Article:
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This article appears in the May 1, 2020 issue of Executive Intelligence Review.

[Print version of this article]

Two Questions to Geraci, Zepp-LaRouche, and Cheminade

Speed: I want to ask Helga if there’s anything that you would like to say at this point, before I begin with the questions. We do have many, but I just want to know if you had any reactions that you wanted to convey at this point?

Geraci: Ten Years in China

Zepp-LaRouche: I would like to ask Mr. Geraci a question myself.

Given that you have been living in China for 10 years, I think it would be very useful for our international audience if you would just give us some of your personal experience. Because, you know, my experience with the Chinese people is that they’re really very benevolent. I find them almost naive in their outlook, in their openness.

And I think Western people have a completely different mindset, and therefore they many times expect things which I find they’re projecting onto Chinese, or what they claim Chinese intentions are. But, maybe you can give us your view on this matter. Because I think, if we want to get out of this crisis as a civilization, I think to develop trust, and to develop a new way of getting rid of prejudices and getting rid of wrong ideas which are based on ignorance, is one of the most important ingredients. So, if you could just tell us your findings from your ten years in China?

Geraci: Thank you. Thank you, a very interesting question.

I’ve seen widespread that people in China are very nice, very welcoming. I had the luck, like almost anyone who has lived in China for a decade, to see a transformation that for me, a columnist to analyst, was like a dream unfolding under my own eyes, what a country can do; and by doing this analysis, I also had the luck to meet the people! I was lucky enough to talk to, of course, the Premier and the President, but also any farmer I wanted to. I took the initiative to make a documentary in the rural areas.

I really tried to learn about China, both on a geographic and on a social level. I witnessed a widespread curiosity, and was very much welcomed in all my jobs as I traveled around. I was helped when I was in difficulties. I think this is the essence of China, and to some extent, of many Asian countries.

Now, the question would be, “Why is it, like you said, that some people may have a different perception?” I think this is due to what I would call a biased sample. People in Italy, for example, have a perception of China from what they saw in 1982, when the first people from Wenzhou moved to Italy, and of course, there was a competition in the textile industry, which has, in the eyes of some Italians, destroyed our own industries, or our competition. We continue the rhetoric that China manipulates the value of the renminbi, and subsidizes their companies and so Italy suffers from unfair competition by China.

Unfortunate Animosity

So this type of thinking travels, and that, unfortunately, brings some antagonism towards individuals, to the point that during—this was at the end of January, in Italy—we started to have a little bit of maybe racist or anti-Chinese sentiment. I took the initiative to go around in Milan, in Rome, in the areas where most of the Chinese people were living, to be seen in the restaurants, shaking hands with them, to exactly give the idea that the virus does not have a passport.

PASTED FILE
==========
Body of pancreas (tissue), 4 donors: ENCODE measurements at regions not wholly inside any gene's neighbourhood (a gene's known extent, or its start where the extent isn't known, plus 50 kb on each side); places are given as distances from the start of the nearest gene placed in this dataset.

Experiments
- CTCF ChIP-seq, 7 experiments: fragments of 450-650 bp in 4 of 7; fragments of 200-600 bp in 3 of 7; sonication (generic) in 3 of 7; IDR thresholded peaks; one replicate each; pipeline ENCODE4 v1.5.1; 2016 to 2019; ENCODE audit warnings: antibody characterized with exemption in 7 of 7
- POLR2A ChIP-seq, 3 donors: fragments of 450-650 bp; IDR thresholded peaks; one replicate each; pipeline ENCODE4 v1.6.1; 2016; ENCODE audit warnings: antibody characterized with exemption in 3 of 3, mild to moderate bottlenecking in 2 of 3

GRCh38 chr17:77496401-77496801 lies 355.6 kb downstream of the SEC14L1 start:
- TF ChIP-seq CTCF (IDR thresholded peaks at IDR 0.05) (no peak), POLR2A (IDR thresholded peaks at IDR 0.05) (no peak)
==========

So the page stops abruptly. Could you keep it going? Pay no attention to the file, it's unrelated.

I even predicted that we should be most worried not about the Chinese who travel from Wuhan to Milan, which obviously was a concern, but about people traveling from the Northeast and Milan, not to other locations in Italy, but Italians who would travel to China, and come back to Italy. And so, it was probably due to some of them that the virus arrived en masse as we have seen in Milan and Veneto—also because those are two regions that trade a lot with China. So, where goods travel, also people travel.

I saw that the Chinese attach a lot of importance to this virus and I’ve seen the reaction to their behavior. They are, in a way, almost the safest members in the community, because they knew how to do it. The Italians underestimated the risk, not because of a fault of their own, but for the reason I said in my presentation.

Now, I think the niceness of Chinese people may also be related to the level of income. This is a process that we see throughout societies: With poor people, maybe things go more nicely; for middle-income people who have a higher perception of themselves, the reality tends to make them a bit nastier; and then you need to go really higher, to people who are extremely successful who don’t need to impose their own personality.

So, at the moment, because the Chinese population is still made up largely of very, very low-income people, I would say that yes, the large majority of Chinese people are very nice, and let me suggest to people listening to us: Do not extrapolate what you see in your own environment, because you also have not-nice guys in Italy, in France, in Germany, in China—everywhere. If you do business, you are representative of a sub-segment. The general population is a different thing.

My invitation is go, travel, and get lost in the countryside of China, to see and meet what the real China is.

From Senegal

Speed: We have a question from His Excellency Ambassador Cheikh Niang. He is the Permanent Representative of the Permanent Mission of the Republic of Senegal to the United Nations. Here is his question:

Within the new international relations paradigm that you are advocating, how do you think we can effectively reform the current global governance framework, in a way that will allow the fullest participation of the Global South, both in addressing political challenges, more common in that part of the world, and in correcting the yawning economic imbalances between the developed countries and the developing ones? And how do you envision getting around the unavoidable hurdles to arrive at such a reform?